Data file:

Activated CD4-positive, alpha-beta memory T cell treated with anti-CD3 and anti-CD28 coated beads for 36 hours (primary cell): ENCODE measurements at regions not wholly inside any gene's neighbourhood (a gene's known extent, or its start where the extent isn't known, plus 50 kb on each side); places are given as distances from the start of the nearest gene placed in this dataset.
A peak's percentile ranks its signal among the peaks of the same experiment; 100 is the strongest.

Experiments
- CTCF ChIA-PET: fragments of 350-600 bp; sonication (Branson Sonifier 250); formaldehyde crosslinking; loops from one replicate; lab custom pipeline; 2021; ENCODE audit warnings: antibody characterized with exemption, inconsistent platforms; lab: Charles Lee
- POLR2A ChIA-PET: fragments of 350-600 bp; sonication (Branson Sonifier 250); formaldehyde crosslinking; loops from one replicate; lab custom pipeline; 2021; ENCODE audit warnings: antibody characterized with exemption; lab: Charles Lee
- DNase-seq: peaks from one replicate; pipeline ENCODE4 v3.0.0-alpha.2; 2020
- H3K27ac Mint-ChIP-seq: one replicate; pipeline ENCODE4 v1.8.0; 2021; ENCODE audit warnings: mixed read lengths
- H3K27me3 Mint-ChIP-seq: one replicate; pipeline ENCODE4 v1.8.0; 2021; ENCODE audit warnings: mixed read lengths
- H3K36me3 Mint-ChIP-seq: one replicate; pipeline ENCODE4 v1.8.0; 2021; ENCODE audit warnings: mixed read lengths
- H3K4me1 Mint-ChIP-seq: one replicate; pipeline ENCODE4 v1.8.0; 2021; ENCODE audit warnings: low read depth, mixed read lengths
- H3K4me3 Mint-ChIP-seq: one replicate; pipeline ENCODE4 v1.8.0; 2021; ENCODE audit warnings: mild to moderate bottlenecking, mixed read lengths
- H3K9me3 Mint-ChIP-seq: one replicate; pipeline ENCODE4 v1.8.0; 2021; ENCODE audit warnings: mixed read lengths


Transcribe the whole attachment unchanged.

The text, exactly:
Activated CD4-positive, alpha-beta memory T cell treated with anti-CD3 and anti-CD28 coated beads for 36 hours (primary cell): ENCODE measurements at regions not wholly inside any gene's neighbourhood (a gene's known extent, or its start where the extent isn't known, plus 50 kb on each side); places are given as distances from the start of the nearest gene placed in this dataset.
A peak's percentile ranks its signal among the peaks of the same experiment; 100 is the strongest.

Experiments
- CTCF ChIA-PET: fragments of 350-600 bp; sonication (Branson Sonifier 250); formaldehyde crosslinking; loops from one replicate; lab custom pipeline; 2021; ENCODE audit warnings: antibody characterized with exemption, inconsistent platforms; lab: Charles Lee
- POLR2A ChIA-PET: fragments of 350-600 bp; sonication (Branson Sonifier 250); formaldehyde crosslinking; loops from one replicate; lab custom pipeline; 2021; ENCODE audit warnings: antibody characterized with exemption; lab: Charles Lee
- DNase-seq: peaks from one replicate; pipeline ENCODE4 v3.0.0-alpha.2; 2020
- H3K27ac Mint-ChIP-seq: one replicate; pipeline ENCODE4 v1.8.0; 2021; ENCODE audit warnings: mixed read lengths
- H3K27me3 Mint-ChIP-seq: one replicate; pipeline ENCODE4 v1.8.0; 2021; ENCODE audit warnings: mixed read lengths
- H3K36me3 Mint-ChIP-seq: one replicate; pipeline ENCODE4 v1.8.0; 2021; ENCODE audit warnings: mixed read lengths
- H3K4me1 Mint-ChIP-seq: one replicate; pipeline ENCODE4 v1.8.0; 2021; ENCODE audit warnings: low read depth, mixed read lengths
- H3K4me3 Mint-ChIP-seq: one replicate; pipeline ENCODE4 v1.8.0; 2021; ENCODE audit warnings: mild to moderate bottlenecking, mixed read lengths
- H3K9me3 Mint-ChIP-seq: one replicate; pipeline ENCODE4 v1.8.0; 2021; ENCODE audit warnings: mixed read lengths